Other common herbs that are effective for supporting the immune and lymphatic systems include pot marigold flower (Calendula officinalis), horsetail herb (Equisetum arvense), boneset herb (Eupatorium perfoliatum), elecampane root (Inula helenium), cleavers herb (Galium aparine), purple loosestrife herb (Lythrum salicaria), narrow-leaved plantain herb (Plantago lanceolata), common plantain herb (P. major), pale plantain herb (P. rugelii), American elder flower (Sambucus canadensis), black elder flower (Sambucus nigra) and stinging nettle herb (Urtica dioica).

The best way to use most of these herbs is in the form of a tincture made from the fresh plant, preferably containing not more than 30 per cent alcohol because some of the important immune -stimulating constituents will not be present in tinctures that contain a higher alcohol content. Nettle is the exception. It is best used as a tea unless you can find a tincture that contains both alcohol and glycerin, or you use it as a glycerite. The purple coneflower species, horsetail and cleavers should only be used fresh. Therefore the fresh tincture is the only reliable option for these herbs.

To make a formulation combine several of these herbs. Where I have recommended more than one species of a single genus (purple coneflower, plantain and elder), use only one species from any particular genus in your formulation. Most of these herbs are best used at a proportion of 20 – 25 per cent, however, pot marigold should be used at 10 – 15 per cent because of its high astringency, and boneset at a similar proportion because it is very bitter and, as such kids might be turned off of the formulation.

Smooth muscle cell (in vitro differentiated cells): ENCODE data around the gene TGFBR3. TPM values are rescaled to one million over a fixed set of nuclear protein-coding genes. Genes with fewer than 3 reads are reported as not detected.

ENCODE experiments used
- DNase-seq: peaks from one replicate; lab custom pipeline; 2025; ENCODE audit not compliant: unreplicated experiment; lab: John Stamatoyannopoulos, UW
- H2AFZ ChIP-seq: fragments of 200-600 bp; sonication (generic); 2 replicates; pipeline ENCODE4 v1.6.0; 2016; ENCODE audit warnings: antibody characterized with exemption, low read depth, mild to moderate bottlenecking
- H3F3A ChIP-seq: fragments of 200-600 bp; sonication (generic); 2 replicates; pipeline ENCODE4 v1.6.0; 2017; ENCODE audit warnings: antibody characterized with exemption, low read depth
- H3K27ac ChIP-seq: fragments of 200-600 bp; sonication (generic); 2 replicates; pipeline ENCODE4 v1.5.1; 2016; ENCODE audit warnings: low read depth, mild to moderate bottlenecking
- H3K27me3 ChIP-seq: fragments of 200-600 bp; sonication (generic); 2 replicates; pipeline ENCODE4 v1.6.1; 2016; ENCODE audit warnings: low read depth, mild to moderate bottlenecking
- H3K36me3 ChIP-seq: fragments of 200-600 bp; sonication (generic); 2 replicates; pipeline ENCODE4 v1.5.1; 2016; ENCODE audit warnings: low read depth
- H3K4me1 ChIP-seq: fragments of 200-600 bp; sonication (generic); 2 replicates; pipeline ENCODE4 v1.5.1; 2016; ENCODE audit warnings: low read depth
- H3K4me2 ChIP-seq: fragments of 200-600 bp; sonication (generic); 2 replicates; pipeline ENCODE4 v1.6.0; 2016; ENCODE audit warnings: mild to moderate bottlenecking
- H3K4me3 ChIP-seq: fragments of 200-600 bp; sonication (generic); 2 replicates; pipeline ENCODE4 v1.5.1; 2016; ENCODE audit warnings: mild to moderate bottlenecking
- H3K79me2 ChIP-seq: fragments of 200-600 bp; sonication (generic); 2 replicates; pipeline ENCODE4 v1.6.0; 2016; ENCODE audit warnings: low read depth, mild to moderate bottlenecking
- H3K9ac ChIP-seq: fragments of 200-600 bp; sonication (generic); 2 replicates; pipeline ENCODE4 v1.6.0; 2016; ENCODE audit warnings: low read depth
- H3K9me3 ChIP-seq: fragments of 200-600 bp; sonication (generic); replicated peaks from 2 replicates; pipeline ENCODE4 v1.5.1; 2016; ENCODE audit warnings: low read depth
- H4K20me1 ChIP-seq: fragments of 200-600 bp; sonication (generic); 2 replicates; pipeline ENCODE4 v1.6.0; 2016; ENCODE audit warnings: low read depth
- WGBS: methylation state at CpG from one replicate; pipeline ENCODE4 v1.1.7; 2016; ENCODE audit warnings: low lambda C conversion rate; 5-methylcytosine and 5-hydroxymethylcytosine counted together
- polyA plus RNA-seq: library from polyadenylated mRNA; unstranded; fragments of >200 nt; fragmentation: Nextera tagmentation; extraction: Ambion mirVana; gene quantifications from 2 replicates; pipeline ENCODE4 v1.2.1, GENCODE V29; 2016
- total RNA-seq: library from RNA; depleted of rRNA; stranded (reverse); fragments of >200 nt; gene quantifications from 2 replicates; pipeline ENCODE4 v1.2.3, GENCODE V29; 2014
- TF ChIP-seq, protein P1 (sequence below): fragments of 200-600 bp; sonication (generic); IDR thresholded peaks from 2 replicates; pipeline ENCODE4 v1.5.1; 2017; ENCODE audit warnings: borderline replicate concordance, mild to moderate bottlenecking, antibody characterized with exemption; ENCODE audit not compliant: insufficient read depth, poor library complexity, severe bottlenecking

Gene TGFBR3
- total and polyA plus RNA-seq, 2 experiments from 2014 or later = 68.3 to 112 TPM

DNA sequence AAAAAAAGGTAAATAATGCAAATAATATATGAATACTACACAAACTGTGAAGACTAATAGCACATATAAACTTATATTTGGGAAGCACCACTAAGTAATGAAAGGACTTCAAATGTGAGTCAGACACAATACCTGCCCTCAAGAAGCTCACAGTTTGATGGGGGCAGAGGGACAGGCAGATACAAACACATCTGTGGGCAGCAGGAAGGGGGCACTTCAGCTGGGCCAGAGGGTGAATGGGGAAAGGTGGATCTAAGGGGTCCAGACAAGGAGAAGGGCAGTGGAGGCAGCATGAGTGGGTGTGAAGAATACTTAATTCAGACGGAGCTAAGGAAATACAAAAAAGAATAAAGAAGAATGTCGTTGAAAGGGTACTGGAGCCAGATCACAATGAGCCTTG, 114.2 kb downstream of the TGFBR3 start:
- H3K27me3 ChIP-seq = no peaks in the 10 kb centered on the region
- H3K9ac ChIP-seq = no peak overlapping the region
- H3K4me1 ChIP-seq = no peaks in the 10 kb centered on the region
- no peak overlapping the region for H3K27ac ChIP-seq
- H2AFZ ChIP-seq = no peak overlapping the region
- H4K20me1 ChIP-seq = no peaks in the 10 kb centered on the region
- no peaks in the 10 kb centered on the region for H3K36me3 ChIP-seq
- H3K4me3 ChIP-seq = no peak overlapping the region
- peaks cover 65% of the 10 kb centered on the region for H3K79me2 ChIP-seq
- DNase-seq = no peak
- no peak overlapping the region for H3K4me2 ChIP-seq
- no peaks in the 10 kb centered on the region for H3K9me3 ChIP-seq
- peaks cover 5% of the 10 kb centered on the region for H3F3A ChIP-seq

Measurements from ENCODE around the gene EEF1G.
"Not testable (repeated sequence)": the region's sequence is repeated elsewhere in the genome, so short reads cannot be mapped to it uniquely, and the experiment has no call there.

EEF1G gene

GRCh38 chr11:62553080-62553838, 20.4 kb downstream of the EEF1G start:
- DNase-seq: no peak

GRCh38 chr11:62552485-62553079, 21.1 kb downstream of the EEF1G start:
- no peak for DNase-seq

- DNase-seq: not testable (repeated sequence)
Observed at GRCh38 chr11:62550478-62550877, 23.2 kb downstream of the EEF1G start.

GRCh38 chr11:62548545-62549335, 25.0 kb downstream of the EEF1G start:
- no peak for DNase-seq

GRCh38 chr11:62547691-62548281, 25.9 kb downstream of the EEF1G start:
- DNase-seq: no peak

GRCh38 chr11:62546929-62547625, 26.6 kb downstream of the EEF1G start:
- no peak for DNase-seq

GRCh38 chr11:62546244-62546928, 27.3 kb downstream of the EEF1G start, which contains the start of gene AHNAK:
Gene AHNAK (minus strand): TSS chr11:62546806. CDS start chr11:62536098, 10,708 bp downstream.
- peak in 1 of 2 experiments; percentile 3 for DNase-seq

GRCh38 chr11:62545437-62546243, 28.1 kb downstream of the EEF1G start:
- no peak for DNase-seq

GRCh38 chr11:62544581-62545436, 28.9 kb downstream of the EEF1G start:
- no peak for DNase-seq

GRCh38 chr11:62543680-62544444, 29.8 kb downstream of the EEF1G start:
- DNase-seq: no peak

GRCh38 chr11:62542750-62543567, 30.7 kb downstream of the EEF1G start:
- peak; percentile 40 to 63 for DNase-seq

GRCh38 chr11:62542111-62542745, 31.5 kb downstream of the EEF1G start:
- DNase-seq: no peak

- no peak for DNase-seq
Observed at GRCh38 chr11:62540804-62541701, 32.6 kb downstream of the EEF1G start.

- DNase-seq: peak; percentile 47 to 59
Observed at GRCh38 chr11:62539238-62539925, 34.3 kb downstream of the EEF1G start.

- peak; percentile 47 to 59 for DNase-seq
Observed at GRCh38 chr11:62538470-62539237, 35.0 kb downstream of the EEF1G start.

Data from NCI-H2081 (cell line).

Since kids tend to be more sensitive to the taste of a formulation, you can add a pleasant tasting herb to make it more palatable. The best options are cinnamon bark (Cinnamomum verum), wild mint herb (Mentha arvensis), peppermint herb (M. x piperita), spearmint herb (M. spicata) and thyme herb (Thymus vulgare). These can be added at a proportion of 20 – 25 per cent, except cinnamon which should be at 5 – 10 per cent.

It is also important to add a bit of pungency to the formulation which will improve its effectiveness. If you include cinnamon or thyme, it isn’t necessary. Otherwise use 5 – 10 per cent ginger rhizome (Zingiber officinale).

A formulation of this nature can be used as a tonic for the immune and lymphatic systems for preventive purposes, or to treat an infection when it occurs. To use it as a tonic, it should be taken three to four times per day, always on an empty stomach. The best times to take it are 10-20 minutes before meals and 20-30 minutes before bed. If you are using a tea, you can add a little bit of honey or maple syrup as a sweetener. For tinctures, add the tincture to one to two ounces of water. If the taste is too much of an issue, you can add it to one to two ounces of diluted juice (50 per cent water), but use water only if possible.